(→List of Theatres Currently Available in Theatron: adding Virtual reality category)
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The Theatron application has been produced by a European consortium including leading academic institutions, architectural and information technology specialists and part-funded by the European Commission. Theatron represents the first serious attempt to bring the study of virtual reality computer models within the scope of a humanities subject.
The Primary objective was to carry out a carefully focused programme of work, addressing the use of multi-media for teaching European theatre history.
After gathering and closely evaluating examples of current needs and best practice in a variety of institutions engaged in the teaching of theatre, the consortium has created an online software application. This currently consists of 10 3D virtual architectural theatres from across Europe, with a user interface enabling students and teachers to access graphical and textual material, illustrating and exploring the history, evolution, variety and current range of theatrical practice in Europe.
In addition to providing extensive primary factual information, the software allows students and teachers to access and study essential elements of theatre, such as time, space, acoustics, lighting and sightlines, which are difficult to convey using conventional teaching materials.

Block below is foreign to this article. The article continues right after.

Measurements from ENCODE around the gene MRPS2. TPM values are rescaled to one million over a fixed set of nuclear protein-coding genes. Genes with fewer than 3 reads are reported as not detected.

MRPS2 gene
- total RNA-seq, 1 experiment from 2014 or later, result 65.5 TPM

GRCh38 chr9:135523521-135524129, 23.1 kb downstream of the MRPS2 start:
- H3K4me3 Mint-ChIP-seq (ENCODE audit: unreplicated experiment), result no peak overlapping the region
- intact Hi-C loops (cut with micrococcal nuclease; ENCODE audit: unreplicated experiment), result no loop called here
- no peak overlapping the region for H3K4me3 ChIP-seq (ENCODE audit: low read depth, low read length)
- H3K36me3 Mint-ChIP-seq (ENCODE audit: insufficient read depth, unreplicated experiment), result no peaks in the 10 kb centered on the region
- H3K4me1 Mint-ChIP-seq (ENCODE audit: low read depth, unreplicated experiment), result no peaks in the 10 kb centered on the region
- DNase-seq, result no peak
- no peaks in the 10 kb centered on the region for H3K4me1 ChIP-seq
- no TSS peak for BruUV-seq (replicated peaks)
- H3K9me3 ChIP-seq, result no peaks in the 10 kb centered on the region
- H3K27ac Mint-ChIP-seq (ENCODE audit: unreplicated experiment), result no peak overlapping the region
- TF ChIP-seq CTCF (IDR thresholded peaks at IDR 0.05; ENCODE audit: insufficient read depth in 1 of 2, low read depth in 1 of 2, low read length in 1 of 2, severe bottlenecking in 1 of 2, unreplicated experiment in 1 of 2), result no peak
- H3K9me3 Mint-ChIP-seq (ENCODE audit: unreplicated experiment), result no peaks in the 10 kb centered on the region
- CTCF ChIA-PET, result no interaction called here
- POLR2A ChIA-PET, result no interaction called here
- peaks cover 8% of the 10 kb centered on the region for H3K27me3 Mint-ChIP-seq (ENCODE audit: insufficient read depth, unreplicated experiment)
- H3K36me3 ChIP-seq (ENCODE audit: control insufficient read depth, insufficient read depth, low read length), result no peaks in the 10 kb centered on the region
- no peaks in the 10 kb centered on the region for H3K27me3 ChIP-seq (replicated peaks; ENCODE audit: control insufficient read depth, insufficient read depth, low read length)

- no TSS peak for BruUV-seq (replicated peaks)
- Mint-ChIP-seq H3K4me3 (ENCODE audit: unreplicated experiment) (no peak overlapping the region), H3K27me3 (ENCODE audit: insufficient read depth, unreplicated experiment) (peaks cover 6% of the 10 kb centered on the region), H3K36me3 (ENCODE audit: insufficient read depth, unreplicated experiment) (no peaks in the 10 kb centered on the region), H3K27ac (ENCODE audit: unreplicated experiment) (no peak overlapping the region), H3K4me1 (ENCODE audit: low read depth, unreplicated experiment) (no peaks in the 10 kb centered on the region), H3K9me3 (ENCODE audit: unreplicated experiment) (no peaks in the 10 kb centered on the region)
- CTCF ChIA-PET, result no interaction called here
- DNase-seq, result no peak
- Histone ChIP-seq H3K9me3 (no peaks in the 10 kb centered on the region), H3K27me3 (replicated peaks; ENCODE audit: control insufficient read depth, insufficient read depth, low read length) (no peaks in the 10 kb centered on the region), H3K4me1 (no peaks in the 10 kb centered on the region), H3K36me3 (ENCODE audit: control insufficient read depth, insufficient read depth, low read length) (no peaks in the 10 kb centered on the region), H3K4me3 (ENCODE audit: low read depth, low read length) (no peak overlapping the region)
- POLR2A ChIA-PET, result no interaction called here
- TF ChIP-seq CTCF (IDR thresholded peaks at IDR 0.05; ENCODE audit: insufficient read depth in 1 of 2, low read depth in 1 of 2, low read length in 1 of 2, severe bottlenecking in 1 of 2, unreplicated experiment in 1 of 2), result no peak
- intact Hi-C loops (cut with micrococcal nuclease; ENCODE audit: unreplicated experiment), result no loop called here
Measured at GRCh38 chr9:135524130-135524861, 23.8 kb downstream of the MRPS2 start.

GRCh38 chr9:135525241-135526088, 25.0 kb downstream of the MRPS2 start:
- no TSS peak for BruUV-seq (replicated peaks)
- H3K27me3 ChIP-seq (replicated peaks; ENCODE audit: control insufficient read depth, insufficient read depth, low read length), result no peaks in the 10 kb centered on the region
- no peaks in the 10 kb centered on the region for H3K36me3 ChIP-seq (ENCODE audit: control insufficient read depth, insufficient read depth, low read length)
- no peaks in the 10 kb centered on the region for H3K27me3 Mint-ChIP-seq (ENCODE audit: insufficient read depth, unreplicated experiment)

The Theatron Project and its outcomes have drawn widely upon diverse theatrical activity within a great many member states, contributing to the identification and preservation of cultural diversity in Europe through innovative learning systems.
The Theatron computer software uses a specially enhanced web browser enabling the user to navigate virtual reality reconstructions of the theatre and performance sites. In addition the user has access to a wide variety of related multimedia assets and narrative text accessible from the model and information panels. These include photographs, computer animations and 360 degree panoramas. Some of the theatre sites also have audio reconstructions, enabling the user to hear what the audience would have heard from different parts of the theatre.